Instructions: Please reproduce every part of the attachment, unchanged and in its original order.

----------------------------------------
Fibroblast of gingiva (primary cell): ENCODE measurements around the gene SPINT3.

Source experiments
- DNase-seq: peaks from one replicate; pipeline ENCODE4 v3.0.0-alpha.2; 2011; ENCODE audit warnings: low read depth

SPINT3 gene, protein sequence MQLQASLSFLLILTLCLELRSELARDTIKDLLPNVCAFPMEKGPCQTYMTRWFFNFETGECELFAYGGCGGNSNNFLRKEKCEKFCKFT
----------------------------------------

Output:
Fibroblast of gingiva (primary cell): ENCODE measurements around the gene SPINT3.

Source experiments
- DNase-seq: peaks from one replicate; pipeline ENCODE4 v3.0.0-alpha.2; 2011; ENCODE audit warnings: low read depth

SPINT3 gene, protein sequence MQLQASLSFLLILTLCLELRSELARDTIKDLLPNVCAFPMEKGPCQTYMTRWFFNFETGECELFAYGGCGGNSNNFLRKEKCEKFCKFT